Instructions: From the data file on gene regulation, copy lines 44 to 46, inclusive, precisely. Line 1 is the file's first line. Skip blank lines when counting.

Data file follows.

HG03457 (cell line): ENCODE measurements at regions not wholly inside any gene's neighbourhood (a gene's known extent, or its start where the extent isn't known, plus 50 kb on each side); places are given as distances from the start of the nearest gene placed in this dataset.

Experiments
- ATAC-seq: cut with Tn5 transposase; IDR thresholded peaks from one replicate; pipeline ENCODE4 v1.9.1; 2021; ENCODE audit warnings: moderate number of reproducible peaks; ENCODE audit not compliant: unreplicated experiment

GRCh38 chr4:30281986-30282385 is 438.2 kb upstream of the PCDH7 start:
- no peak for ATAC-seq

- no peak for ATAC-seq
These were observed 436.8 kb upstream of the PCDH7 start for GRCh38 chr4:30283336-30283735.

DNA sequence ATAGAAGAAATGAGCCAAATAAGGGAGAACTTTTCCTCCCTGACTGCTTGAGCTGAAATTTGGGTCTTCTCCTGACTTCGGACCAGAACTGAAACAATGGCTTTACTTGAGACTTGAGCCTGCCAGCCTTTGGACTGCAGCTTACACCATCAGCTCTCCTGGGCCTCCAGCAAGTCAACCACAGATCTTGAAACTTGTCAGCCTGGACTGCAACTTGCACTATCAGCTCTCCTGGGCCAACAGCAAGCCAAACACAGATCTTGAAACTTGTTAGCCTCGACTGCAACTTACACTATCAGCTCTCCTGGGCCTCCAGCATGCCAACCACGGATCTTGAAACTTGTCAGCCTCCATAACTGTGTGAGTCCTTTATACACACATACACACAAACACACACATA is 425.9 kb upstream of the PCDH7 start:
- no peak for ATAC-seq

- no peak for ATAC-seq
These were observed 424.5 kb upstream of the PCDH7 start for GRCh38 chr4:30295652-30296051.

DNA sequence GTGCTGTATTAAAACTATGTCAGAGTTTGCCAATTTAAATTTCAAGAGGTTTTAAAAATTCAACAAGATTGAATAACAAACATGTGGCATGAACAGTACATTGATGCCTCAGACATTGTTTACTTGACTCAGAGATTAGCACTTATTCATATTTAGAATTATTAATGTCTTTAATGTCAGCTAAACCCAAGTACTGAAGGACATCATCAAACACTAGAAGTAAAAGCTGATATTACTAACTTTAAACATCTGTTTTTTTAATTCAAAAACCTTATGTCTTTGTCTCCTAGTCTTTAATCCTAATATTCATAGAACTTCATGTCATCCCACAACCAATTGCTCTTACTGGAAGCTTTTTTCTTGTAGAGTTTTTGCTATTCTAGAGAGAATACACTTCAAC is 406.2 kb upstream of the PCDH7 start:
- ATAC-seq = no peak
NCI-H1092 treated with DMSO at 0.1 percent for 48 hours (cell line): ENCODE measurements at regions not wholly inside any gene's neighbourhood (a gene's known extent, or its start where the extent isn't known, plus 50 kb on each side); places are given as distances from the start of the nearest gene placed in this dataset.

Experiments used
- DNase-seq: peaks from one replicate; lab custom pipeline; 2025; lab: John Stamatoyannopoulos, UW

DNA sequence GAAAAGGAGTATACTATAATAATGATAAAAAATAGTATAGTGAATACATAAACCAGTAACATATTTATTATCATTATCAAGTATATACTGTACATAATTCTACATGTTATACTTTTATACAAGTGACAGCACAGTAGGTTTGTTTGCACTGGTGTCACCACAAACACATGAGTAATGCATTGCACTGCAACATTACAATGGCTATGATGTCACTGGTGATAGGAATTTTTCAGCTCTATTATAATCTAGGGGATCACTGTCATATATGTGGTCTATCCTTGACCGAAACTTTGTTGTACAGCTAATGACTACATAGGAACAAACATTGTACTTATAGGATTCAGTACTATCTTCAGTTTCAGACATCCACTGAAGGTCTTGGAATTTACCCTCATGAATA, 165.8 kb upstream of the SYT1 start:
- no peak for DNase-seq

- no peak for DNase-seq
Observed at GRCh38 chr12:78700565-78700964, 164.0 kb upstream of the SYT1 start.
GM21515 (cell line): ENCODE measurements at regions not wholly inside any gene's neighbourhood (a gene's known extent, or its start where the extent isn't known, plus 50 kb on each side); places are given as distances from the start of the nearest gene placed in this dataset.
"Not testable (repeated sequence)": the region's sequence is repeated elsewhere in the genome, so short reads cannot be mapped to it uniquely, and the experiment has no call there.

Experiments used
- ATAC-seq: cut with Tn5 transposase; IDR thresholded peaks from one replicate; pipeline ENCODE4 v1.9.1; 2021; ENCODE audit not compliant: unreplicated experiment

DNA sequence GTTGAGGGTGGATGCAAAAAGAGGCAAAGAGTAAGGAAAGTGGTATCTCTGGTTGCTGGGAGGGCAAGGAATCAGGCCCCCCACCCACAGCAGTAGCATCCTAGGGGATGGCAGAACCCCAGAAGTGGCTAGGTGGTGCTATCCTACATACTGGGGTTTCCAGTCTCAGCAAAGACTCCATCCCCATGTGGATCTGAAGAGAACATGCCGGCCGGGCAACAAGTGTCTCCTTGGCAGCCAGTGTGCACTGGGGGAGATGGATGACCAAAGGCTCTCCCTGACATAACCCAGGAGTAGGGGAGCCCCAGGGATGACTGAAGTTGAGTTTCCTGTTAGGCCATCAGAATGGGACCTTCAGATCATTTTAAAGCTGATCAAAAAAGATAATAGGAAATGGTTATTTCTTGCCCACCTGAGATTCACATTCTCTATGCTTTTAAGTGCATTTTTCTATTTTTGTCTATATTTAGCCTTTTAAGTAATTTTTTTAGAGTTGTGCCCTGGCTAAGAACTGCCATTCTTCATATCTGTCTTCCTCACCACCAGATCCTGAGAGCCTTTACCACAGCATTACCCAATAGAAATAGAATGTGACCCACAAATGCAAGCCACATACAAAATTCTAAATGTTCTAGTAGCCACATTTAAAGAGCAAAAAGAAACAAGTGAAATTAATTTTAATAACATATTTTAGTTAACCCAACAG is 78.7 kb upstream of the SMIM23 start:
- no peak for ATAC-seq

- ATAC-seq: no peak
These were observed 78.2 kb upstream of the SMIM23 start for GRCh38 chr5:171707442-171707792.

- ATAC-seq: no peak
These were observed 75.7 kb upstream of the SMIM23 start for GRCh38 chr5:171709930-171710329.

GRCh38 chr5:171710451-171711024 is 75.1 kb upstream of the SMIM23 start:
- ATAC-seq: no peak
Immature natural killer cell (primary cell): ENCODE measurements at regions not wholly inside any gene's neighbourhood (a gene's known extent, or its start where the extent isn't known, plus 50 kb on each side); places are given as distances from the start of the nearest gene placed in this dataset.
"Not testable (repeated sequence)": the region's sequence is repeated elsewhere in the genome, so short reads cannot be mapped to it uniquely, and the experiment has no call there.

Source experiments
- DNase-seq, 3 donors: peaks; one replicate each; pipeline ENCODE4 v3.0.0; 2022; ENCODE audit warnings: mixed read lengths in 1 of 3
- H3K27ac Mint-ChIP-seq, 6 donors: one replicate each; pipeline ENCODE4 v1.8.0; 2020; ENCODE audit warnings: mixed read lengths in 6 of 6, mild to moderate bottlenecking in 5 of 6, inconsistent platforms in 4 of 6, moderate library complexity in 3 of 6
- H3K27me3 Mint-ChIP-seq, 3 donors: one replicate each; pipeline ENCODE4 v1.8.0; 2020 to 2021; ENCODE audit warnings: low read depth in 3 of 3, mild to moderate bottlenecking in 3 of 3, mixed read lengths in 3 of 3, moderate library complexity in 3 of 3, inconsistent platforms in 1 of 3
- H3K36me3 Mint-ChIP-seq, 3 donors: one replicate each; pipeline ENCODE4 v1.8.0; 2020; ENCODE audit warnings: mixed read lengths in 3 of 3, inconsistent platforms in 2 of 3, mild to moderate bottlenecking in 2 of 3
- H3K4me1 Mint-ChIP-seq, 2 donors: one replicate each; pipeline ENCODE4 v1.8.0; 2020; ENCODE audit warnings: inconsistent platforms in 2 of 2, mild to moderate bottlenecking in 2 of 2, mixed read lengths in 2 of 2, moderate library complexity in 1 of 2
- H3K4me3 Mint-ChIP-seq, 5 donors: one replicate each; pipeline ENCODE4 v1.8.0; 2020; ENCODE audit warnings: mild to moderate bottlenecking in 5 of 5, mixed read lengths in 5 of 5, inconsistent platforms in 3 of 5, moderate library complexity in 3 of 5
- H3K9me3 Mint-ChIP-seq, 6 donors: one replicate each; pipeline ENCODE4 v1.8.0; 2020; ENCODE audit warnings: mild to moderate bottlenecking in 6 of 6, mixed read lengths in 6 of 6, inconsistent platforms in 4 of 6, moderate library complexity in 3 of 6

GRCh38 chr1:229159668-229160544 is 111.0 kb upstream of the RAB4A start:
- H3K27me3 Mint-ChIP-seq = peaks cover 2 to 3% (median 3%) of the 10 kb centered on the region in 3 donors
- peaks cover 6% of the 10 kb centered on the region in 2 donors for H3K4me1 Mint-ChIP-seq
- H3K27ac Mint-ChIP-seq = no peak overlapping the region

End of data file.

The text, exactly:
- H3K27me3 Mint-ChIP-seq = peaks cover 2 to 3% (median 3%) of the 10 kb centered on the region in 3 donors
- peaks cover 6% of the 10 kb centered on the region in 2 donors for H3K4me1 Mint-ChIP-seq
- H3K27ac Mint-ChIP-seq = no peak overlapping the region